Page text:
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Lutherville Station Developer Works To Combat 'Misinformation' As It Seeks Baltimore County Approval

The developer behind the proposed mixed-use overhaul of Baltimore County's Lutherville Station retail center has ramped up efforts to gather community support following the withdrawal of a bill that could have eased its approval process and a hearing in which residents spoke out on both sides of the project. 

The Lutherville Station shopping center

Lutherville Station LLC, led by developer Mark Renbaum, released a new document titled Get the Facts on Thursday. It details the company's efforts to build the project as well as the benefits of turning the roughly 60-year-old shopping center into 450 apartments, 25K SF of retail, 200K SF of offices and around 2.5 acres of green space next to the Lutherville Station light rail stop.

"We’ve been trying to have an open conversation with policymakers and the community about Lutherville Station," a spokesperson for the project said when asked about the release of the fact sheet. "However, there is a need to correct the record against the misinformation being spread about the project on numerous social media platforms and chatrooms. We believe the project should be judged according to its merits and the facts."

The release of the fact sheet and its call for community support follow a meeting with the Baltimore County Planning Board on Feb. 13 regarding the developer's rezoning request through the Comprehensive Zoning Map Process.

The Planning Board has yet to provide its recommendation on the project. Once it does, the Baltimore County Council would vote on whether to allow it to proceed.

One potential alternate route for the developer was closed off last week when County Executive Johnny Olszewski withdrew a bill that would have allowed specific developments to advance without council approval, including Lutherville Station. Instead, Olszewski is working with the council president on a bill that would designate zones where mixed-use development is encouraged.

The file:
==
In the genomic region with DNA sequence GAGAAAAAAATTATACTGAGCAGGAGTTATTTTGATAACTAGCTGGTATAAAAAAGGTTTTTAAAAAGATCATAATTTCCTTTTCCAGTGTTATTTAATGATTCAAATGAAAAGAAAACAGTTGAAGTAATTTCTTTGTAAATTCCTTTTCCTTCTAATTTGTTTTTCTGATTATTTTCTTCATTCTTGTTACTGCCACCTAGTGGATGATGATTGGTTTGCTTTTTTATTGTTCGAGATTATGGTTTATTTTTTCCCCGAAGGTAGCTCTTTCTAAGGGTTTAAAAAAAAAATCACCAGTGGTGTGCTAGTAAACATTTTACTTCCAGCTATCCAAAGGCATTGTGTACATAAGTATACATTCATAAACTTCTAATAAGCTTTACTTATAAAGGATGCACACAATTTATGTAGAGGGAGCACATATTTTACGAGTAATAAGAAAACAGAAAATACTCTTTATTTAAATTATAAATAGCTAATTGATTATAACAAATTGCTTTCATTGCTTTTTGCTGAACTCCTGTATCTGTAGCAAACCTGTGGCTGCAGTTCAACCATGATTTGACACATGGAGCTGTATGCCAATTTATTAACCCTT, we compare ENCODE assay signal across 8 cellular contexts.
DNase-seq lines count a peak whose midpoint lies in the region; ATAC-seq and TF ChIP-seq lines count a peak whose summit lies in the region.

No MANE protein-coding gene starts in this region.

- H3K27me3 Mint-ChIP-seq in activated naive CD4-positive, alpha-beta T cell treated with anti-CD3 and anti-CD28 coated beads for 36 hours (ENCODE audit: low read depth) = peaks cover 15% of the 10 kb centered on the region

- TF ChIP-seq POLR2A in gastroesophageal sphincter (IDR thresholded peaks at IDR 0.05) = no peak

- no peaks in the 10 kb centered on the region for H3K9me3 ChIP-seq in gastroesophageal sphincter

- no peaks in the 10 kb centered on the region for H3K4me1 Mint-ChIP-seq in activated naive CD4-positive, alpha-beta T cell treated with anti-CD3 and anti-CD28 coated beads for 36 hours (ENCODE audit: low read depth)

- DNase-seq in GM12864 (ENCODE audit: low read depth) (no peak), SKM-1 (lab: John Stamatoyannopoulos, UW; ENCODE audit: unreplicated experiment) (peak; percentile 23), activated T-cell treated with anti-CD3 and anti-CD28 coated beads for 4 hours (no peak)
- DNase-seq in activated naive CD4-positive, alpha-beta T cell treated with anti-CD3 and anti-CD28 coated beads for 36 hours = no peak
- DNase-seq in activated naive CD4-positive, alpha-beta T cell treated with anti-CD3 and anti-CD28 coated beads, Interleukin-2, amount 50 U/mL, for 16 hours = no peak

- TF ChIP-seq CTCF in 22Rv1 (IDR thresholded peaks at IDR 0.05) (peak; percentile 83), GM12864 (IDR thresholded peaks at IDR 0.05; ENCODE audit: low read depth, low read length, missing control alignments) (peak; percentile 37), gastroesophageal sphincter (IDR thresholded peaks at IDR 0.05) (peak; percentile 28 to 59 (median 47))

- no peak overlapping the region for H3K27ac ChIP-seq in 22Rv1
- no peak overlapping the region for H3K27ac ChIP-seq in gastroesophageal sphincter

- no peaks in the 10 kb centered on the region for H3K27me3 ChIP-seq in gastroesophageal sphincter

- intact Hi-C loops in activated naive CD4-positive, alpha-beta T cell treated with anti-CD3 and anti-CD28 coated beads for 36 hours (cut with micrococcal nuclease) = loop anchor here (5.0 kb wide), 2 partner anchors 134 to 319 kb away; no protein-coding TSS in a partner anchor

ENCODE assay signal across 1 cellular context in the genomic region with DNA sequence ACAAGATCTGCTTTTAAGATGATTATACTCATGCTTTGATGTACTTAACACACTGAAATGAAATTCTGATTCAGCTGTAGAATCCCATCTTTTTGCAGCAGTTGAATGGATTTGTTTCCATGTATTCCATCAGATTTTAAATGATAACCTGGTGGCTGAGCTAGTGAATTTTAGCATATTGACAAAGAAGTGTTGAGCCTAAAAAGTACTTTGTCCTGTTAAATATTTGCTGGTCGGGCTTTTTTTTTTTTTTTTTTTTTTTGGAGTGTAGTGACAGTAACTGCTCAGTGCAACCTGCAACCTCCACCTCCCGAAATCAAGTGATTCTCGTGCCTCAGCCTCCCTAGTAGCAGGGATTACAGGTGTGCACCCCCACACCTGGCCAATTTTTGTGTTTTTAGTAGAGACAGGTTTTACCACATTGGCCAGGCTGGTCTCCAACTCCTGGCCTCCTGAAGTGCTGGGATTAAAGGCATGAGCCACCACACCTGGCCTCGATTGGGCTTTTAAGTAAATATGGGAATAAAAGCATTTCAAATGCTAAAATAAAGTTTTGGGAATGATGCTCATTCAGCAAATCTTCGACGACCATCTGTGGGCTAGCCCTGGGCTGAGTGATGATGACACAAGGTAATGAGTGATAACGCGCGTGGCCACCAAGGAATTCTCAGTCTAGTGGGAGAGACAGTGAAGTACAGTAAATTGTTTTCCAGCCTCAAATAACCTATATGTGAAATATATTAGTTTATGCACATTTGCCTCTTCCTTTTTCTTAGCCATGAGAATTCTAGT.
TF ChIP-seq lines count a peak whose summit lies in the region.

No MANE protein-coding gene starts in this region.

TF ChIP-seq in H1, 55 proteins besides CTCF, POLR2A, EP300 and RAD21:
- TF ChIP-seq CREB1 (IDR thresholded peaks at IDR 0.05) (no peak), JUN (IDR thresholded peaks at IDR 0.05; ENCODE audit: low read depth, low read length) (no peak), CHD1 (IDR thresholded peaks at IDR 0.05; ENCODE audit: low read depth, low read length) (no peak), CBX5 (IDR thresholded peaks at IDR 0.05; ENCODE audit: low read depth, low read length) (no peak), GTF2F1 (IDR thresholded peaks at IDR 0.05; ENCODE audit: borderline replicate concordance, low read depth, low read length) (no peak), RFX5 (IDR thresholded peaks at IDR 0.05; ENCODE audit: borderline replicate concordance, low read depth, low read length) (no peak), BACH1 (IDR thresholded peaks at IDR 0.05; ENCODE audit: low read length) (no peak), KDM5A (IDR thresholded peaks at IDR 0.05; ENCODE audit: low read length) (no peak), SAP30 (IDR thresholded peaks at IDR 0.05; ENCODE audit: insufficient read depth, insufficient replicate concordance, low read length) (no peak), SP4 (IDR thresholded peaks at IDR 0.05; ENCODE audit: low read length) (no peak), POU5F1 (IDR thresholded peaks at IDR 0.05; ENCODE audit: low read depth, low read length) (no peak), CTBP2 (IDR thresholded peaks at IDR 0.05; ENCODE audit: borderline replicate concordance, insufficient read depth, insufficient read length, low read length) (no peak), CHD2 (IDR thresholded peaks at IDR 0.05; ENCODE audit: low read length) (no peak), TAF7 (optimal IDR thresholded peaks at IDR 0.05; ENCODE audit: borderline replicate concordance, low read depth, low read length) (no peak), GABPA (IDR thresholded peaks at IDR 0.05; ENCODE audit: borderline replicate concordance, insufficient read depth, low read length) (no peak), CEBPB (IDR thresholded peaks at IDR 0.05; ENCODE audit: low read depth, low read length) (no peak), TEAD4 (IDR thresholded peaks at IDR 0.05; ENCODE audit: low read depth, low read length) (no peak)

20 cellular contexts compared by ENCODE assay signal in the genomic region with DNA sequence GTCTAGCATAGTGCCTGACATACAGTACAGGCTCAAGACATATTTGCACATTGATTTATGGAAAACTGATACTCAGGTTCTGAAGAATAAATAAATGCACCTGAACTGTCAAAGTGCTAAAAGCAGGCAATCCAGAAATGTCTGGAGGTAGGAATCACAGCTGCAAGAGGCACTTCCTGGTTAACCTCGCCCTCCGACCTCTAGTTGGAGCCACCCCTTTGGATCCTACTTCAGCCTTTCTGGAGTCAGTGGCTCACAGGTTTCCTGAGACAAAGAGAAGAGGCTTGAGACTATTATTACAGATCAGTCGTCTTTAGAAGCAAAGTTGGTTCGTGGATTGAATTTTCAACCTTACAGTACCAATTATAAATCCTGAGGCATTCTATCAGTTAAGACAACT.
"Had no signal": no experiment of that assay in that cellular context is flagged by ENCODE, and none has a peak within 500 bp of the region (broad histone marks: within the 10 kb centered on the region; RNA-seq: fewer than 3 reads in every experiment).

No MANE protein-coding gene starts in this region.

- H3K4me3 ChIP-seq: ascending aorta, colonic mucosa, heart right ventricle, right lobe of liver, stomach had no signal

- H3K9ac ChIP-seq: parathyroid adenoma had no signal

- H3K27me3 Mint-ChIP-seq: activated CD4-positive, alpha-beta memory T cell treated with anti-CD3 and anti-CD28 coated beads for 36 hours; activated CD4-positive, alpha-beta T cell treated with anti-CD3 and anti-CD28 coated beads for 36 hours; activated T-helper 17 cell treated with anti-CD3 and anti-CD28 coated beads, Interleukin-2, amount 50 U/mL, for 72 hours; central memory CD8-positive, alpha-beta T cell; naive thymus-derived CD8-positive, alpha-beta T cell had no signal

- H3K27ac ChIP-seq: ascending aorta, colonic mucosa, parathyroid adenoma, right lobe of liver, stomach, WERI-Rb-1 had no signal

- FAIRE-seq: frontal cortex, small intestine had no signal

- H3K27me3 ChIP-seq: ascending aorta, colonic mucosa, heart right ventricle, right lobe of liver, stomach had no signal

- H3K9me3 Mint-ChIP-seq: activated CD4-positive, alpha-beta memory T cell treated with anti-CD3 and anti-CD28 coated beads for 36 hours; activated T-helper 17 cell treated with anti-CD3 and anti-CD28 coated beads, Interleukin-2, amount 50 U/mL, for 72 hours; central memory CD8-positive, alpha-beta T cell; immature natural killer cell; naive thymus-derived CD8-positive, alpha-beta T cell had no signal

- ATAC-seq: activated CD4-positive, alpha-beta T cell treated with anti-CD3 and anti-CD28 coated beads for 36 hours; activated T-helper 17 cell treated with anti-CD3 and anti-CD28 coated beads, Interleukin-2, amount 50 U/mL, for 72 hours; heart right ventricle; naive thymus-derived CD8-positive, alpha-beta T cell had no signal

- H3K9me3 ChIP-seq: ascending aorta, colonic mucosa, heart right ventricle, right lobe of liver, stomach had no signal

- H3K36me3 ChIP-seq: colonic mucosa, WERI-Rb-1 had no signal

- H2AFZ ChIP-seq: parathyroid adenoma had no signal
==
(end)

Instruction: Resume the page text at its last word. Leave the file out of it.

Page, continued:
"Baltimore County needs to act now and with urgency to revitalize aging communities, support housing creation and cultivate thoughtful, more transit and pedestrian-friendly neighborhoods," Olszewski said in a statement, according to The Baltimore Banner

In the Lutherville Station fact sheet, the developer highlights findings from a 2023 University of Baltimore study that found that $235.1M in construction expenditures stemming from the project would spawn $322.9M in economic activity in Baltimore County

"The redevelopment of this currently vacant property will be a substantial economic development initiative and an opportunity to leverage incremental municipal revenue generated by the project for infrastructure improvements," the development team said in the fact sheet. "A strong sense of place is fundamental to the creation of community—and Lutherville Station is ready to become that new community hub."

The developer also outlined the process for obtaining a zoning change from the county needed to break ground on the development and detailed the development team's community outreach efforts during the past five years. The sheet also includes information on the project's potential environmental impact and provides traffic study findings on the development’s expected impact on traffic along the York Road corridor.  

While the proposed mixed-use development has sparked opposition from some residents who have rallied behind the slogan "No apartments, no compromise," speakers at the Planning Board meeting in February, which was held virtually because of inclement weather, largely backed the project. 

"We support mixed-use with apartments here because redevelopment is a given," Steve Plano, a resident and member of groups Friends of Old Lutherville and Friends of Roland Run, told the board. "We want a project that's an asset to Lutherville, not just another run-of-the-mill commercial or big-box [store]. Housing prices exceed what most can afford, and creative solutions are needed."

Klaus Philipsen, a Baltimore architect and transportation planner who helped design the light rail station next to the proposed development, told the board that planners selected that site because of its development potential. He also compared opponents of the development to the groups who opposed building the light rail more than 30 years ago. 

"Even back then, the [anti-]light rail coalition wanted to prevent the light rail and the stations to 'stop the wrong element from coming in,'" Philipsen said.  

Groups like the Greater Timonium Community Council still opposed the development and pressured Councilman Wade Kach to withhold support for the rezoning. Opponents also voiced objections during the Planning Board hearing, arguing the development is out of step with the community, would burden infrastructure and would increase traffic. 

"Renbaum has been painted in the media as an altruistic, forward-thinking person who wants to provide much-needed housing and has the county's best interest at heart. We'd all do well to keep in mind his primary motivation is to make as much money as possible, no matter who or what he damages in the process," Lutherville resident Pamela Jenkins told the board.